HD – I can only remember my mom’s worried face when I announced I was dropping the idea of going to teacher’s college. I come from a long line of teaching, so I could empathize with her struggle! I’m fortunate that teaching found me eventually and I enjoy the 5 workshops I offer
each year, most of them in Toronto. It makes for an amazing break from the performance rhythm. Now, 20 years later, mom remains supportive and is placated by the steady work that comes my way. But I love to tease her by reminding her friends her daughter is ‘just a clown!’
HSTA – A lot of people associate clowns with funny-coloured wigs and balloon animals. How does your clowning differ from that?
HD – Yes, yes. Short answer is mine is the theatrical form of clown whereby the kind of clown you are alluding to stems from the American Circus clown and then to Bozo and then finally to the current ‘birthday party’ clown. Before Bozo, our art form was laudable, theatrical, and would never be seen on tv or in the privacy of people’s living rooms. Bozo (based on a book by the way) changed all of that. I like to refer to him as a ‘virus’, which spread throughout North America in the 50s and 60s till it reached places like Europe and South America. Now, sadly, it’s all a big mess. It’s a horrible time in history to be a theatrical clown.
HSTA – With the creation and subsequent success of Cirque du Soleil in recent years, have you noticed a marked difference in “clowning”. All puns aside, are people starting to take it more seriously?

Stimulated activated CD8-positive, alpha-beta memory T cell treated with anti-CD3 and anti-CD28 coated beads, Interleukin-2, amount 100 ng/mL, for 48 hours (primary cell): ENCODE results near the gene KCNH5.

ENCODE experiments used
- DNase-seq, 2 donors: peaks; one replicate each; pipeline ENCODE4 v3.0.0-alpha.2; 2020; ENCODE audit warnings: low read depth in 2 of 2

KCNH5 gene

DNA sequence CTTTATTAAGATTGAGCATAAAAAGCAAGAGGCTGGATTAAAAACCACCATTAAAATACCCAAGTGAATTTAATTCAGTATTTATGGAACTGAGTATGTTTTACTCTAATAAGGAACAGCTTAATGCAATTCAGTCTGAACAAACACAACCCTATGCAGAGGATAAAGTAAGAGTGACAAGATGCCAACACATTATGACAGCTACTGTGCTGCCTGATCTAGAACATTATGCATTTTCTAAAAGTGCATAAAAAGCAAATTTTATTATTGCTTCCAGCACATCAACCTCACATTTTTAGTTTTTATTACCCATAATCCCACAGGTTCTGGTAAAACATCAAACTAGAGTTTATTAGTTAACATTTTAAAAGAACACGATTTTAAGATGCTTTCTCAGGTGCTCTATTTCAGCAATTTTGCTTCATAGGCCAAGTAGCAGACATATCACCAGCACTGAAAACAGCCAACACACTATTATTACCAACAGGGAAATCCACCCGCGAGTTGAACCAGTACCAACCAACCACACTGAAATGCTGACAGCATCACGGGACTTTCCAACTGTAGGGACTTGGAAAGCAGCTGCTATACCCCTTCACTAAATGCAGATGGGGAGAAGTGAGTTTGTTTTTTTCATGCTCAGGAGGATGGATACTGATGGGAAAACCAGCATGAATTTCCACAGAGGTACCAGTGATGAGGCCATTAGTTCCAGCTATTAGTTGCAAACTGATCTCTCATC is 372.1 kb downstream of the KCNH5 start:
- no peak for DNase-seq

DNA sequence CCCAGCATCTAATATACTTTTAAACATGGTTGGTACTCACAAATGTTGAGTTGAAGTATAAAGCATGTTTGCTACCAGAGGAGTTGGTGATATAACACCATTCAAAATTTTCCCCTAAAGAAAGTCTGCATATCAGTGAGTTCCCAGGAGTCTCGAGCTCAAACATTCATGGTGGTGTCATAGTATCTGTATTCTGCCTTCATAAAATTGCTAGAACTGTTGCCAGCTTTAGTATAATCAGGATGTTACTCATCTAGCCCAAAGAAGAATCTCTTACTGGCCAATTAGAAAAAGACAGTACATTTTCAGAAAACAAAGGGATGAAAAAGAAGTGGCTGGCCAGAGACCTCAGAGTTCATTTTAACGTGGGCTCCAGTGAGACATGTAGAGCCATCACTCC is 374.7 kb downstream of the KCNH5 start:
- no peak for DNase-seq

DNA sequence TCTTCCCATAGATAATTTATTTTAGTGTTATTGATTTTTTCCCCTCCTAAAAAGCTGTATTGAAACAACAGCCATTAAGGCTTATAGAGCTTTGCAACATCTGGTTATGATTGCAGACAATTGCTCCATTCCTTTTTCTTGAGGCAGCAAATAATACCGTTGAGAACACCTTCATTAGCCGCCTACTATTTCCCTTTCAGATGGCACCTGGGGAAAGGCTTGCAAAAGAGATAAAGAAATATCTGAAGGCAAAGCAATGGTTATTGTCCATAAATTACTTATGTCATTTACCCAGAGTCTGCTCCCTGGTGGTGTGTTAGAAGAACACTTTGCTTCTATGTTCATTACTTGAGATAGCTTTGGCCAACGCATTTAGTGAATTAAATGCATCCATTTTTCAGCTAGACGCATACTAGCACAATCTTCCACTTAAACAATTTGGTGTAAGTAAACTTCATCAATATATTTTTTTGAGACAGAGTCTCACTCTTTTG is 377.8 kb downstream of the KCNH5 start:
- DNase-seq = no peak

HD – Well, not really. The ‘virus’ has a stranglehold on most North Americans. When I toured as a clown with Cirque du Soleil for almost 2 years, some people would come up to me after the show and ask me if I could come perform at their kid’s party…or they would walk right by, like we’re a dime a dozen. The public’s taste for clown has been sullied and I don’t know if we will ever recover. (I’m a laugh a minute, aren’t I?!) But I do feel that at the very least with companies like Cirque du Soleil, Cirque Eloise, Circus Orange, Theatre Columbus and Theatre Smith/Gilmour…at least there is a new reference out there for clown. It may make a difference in the long run.
HSTA – What is your favourite aspect of clowning? Is it the interactions with people? Helping people laugh? Taking on different personas? Something else entirely?
HD – It’s all of those, but most of all, I am most ‘me’ when I’m clowning. I don’t feel fully alive till I’m ‘in nose’, as strange as that may sound. I can’t explain it any other way and I feel so lucky and strangely cursed at the same time!
HSTA – How did you create your different clown personalities (all 5!)? Are they based on people you’ve encountered or were you inspired by any works of literature? Do any of them contain pieces of you?